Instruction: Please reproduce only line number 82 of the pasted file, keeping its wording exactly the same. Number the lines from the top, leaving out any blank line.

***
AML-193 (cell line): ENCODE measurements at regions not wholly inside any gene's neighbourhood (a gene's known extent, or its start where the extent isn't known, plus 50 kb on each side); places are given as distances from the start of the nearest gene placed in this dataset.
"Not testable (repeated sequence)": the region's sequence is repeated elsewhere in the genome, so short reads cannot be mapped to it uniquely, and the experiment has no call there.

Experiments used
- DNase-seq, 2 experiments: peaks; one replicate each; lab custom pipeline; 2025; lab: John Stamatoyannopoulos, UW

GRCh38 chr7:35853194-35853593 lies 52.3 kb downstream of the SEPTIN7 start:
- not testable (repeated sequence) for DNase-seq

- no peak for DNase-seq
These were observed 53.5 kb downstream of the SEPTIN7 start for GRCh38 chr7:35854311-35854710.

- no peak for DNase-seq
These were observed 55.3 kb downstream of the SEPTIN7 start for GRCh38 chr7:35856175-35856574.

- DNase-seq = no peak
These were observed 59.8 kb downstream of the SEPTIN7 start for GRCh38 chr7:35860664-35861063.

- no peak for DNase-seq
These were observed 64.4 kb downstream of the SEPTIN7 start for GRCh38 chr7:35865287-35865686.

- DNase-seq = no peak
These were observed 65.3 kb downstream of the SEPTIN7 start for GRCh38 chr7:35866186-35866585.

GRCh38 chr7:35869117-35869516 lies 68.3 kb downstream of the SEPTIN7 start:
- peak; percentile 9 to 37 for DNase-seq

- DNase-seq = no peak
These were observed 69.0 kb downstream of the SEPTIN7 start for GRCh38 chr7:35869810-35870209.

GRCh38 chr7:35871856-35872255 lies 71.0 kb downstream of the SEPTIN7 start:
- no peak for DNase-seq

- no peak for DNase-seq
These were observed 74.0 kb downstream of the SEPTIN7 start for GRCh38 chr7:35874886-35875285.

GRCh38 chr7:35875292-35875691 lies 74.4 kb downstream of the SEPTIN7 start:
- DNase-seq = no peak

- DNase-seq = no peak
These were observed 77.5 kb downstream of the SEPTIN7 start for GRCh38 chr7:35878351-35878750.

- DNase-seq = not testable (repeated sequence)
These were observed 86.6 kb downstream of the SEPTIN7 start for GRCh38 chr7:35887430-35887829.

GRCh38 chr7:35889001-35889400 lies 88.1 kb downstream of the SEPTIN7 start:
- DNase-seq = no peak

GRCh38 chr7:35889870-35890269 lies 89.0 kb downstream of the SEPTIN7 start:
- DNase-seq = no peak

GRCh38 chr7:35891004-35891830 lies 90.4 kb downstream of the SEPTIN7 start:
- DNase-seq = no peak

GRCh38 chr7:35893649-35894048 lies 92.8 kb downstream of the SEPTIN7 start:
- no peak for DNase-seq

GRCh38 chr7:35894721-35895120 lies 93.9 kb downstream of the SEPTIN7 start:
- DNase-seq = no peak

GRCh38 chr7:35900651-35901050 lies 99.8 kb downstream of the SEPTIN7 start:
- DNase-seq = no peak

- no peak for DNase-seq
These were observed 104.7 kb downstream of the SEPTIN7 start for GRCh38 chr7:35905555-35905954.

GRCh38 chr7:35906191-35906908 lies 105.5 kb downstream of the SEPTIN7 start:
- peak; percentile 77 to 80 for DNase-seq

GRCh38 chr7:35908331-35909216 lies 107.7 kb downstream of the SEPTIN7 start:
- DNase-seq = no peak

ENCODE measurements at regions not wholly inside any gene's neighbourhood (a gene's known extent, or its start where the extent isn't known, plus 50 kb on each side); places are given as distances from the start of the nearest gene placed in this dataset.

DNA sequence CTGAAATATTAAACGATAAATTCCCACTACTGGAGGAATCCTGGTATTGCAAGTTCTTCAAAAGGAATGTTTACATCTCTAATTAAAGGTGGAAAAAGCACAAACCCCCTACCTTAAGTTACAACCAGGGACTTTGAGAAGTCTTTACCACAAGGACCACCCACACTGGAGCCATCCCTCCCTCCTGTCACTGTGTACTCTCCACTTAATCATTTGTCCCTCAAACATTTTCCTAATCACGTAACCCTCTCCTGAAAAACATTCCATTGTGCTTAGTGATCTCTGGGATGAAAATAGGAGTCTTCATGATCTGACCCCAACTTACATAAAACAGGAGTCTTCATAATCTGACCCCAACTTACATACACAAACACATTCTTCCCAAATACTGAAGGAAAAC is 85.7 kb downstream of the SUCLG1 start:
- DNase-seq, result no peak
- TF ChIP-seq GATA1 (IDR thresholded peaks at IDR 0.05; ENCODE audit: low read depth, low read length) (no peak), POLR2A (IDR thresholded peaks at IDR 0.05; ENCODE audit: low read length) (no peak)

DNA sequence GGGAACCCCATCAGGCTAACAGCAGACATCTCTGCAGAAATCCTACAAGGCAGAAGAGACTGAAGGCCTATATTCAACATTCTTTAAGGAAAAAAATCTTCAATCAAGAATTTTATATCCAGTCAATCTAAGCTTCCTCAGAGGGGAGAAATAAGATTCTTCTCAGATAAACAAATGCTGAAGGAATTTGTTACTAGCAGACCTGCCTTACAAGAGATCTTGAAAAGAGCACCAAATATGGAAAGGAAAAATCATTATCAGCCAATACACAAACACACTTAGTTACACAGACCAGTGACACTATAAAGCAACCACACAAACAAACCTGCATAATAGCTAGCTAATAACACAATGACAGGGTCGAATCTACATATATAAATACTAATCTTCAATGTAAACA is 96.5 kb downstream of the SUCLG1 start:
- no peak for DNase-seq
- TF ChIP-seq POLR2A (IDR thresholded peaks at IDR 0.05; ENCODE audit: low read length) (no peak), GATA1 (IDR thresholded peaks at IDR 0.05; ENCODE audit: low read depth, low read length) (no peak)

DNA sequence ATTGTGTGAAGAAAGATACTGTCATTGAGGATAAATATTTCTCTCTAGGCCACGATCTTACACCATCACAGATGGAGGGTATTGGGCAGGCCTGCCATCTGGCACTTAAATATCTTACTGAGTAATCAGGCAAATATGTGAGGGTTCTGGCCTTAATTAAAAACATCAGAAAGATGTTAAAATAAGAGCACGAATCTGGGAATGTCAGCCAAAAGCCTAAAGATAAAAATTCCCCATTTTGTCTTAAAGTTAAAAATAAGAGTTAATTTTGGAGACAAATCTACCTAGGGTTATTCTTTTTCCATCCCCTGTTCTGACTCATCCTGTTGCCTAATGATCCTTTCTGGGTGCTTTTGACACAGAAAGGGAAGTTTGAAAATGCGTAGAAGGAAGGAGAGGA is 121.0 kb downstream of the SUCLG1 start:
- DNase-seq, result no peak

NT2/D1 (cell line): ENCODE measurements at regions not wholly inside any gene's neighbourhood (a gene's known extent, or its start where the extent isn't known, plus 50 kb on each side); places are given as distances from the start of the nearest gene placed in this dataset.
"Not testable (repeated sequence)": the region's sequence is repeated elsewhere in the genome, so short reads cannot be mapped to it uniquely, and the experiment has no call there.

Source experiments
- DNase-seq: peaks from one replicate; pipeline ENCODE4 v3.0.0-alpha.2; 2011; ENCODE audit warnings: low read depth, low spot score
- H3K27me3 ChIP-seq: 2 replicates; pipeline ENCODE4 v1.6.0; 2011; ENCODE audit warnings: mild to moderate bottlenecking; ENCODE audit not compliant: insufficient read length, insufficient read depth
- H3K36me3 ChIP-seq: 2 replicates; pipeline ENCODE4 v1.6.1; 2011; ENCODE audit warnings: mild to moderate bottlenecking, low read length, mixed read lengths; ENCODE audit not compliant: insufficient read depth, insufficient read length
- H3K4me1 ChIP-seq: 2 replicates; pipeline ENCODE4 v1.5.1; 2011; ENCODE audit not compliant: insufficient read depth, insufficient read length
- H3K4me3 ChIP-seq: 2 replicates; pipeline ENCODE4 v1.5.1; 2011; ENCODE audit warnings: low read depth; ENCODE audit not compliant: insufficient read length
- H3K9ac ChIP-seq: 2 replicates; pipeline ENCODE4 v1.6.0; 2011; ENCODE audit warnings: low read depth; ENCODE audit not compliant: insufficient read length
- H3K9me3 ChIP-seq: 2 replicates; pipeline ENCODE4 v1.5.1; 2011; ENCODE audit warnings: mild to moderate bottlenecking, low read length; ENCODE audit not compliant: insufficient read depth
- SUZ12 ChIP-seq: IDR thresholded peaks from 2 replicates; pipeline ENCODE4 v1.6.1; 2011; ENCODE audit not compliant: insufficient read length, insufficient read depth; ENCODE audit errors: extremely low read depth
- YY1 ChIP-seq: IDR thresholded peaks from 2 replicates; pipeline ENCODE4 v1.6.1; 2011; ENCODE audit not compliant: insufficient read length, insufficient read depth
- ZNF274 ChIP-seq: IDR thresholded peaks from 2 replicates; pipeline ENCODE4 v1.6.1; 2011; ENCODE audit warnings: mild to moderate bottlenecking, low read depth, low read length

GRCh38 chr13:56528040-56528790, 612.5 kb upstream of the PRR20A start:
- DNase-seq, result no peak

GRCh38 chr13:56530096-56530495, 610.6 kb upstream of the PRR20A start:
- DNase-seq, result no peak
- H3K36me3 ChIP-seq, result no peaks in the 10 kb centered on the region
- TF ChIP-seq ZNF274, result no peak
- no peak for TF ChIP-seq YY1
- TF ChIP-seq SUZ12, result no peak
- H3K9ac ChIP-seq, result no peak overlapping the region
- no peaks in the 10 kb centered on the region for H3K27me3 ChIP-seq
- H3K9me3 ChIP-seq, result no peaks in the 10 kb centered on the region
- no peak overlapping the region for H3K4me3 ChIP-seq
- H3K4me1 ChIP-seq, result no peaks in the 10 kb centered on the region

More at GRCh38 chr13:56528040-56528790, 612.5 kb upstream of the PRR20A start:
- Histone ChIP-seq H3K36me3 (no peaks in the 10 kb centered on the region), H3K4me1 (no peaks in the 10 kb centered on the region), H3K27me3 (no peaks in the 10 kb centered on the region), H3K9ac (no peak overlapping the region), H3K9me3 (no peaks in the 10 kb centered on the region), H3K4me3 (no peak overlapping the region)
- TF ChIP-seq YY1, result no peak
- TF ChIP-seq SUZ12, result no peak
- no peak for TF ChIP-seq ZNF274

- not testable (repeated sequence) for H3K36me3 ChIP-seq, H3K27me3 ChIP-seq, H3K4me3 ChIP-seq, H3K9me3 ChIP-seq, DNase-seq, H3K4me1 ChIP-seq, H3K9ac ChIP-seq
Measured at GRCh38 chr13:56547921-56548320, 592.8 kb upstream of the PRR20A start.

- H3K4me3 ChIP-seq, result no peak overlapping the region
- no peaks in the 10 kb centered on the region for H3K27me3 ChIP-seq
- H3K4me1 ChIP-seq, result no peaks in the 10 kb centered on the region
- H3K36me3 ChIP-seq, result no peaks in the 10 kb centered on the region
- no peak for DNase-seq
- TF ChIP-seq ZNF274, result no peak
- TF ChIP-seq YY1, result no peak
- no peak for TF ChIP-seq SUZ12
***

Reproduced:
- no peak overlapping the region for H3K4me3 ChIP-seq